Whether it was The Nightmare Before Christmas that first fired the opening shot in the argument that goth rock can be kids' music as much as anything else, there's little question that it's now something which seems happily multi-generational, and little surprise that Voltaire, whose gleefully macabre and geekily suave way around the genre would be the gut to come up with his own spin on the "kid's rock" approach. Spooky Songs for Creepy Kids is part compilation and part self-contained effort by Voltaire and his backing crew featuring a few re-recordings here and there to make it more kid-friendly (had he included the original version of "Cantina" on this, you'd suspect that he'd still be running from the pitchforks and torches). Just the fact that many of the songs have appeared on Cartoon Network programs and online gaming adventures indicates the perfect intersection of obsessions Voltaire indulges; but as ever, the real key here lies in two simple things: Voltaire's suave singing voice -- with humor and crooning balanced in equal measure -- and his now-trademarked fusion of klezmer strings, mariachi horns, and whatever else catches his ear. It makes songs like "Cannibal Banquet" and "To the Bottom of the Sea" kick with energy, and even the instrumental "Tempest" sounds like him, thanks to the effervescent, dark flair of the arrangement without him singing a single note. There are also a couple of updated lyrics to a new world of dark-themed art -- "Vampire Club (Twilight version)" is a tale of a certain movie/book series as observed by old-school horror icons who bemoan its existence (to quote one line, "You never fall in love with your high school lunch!") But perhaps nothing so easily sums up the album as the heartfelt lullaby for Voltaire's own son called "Goodnight Demonslayer," a song about the monsters under the bed.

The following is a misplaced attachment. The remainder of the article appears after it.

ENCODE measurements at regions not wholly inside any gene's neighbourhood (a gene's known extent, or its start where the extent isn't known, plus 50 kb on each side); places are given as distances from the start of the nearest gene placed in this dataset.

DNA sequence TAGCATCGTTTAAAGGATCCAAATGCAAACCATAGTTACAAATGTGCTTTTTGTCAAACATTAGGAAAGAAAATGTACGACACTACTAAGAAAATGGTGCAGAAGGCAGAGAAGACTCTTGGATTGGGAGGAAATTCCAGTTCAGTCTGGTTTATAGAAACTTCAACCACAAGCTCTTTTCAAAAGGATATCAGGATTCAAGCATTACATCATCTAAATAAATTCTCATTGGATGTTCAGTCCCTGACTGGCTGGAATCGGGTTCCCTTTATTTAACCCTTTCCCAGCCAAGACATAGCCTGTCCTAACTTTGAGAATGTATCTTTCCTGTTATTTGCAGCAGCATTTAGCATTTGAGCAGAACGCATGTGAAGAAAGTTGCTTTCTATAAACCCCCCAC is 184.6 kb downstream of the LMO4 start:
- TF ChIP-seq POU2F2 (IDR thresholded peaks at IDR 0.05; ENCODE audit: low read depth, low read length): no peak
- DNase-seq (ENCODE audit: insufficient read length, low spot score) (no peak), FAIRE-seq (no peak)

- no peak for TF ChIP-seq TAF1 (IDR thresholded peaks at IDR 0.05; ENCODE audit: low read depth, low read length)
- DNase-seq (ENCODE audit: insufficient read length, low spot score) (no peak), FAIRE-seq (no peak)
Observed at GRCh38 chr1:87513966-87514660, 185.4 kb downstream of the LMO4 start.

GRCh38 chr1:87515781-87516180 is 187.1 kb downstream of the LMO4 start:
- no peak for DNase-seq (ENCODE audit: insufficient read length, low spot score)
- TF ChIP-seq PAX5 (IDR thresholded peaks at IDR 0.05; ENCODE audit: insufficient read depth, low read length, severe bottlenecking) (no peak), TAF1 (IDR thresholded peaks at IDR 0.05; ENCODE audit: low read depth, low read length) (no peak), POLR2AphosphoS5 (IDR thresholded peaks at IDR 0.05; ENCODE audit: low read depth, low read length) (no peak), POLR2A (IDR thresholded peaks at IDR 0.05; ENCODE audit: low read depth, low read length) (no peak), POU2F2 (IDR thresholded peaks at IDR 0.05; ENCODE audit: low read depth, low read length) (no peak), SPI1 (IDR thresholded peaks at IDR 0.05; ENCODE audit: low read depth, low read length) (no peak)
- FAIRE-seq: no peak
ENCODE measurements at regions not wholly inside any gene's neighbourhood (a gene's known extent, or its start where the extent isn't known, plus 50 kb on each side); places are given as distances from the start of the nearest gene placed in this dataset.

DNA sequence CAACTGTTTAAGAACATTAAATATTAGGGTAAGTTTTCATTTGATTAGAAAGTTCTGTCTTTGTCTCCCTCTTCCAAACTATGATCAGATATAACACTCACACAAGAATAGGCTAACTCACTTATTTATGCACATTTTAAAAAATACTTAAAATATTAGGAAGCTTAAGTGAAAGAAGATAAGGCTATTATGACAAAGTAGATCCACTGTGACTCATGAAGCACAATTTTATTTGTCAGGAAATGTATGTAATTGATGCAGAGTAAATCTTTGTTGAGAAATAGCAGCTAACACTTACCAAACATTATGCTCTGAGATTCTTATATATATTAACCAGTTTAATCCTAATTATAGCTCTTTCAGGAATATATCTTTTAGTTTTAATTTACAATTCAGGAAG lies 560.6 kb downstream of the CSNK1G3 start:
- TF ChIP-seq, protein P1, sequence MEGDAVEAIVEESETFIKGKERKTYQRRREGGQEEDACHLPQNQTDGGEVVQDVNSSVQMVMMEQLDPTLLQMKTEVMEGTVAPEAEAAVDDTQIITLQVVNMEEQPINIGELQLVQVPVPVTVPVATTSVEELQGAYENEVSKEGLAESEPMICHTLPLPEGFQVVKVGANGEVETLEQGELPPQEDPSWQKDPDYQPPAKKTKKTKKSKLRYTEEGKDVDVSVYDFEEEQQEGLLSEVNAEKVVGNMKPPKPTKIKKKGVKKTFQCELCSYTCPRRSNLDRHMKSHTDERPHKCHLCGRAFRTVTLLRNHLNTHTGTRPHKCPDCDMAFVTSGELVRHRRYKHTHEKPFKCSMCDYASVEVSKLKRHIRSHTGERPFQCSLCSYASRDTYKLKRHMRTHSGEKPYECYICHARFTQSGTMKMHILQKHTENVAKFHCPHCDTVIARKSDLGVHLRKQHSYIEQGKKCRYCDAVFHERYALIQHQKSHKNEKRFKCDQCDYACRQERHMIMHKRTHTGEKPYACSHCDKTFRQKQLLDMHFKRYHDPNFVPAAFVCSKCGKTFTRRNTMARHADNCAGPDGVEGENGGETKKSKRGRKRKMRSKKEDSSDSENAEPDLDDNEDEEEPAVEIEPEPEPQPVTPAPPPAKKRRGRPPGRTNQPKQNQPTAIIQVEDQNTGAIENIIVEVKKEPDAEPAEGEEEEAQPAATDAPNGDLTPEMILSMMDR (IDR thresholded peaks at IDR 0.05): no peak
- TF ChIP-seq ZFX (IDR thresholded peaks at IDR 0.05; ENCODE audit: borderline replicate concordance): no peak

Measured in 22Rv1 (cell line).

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AllMusic Review by Ned Raggett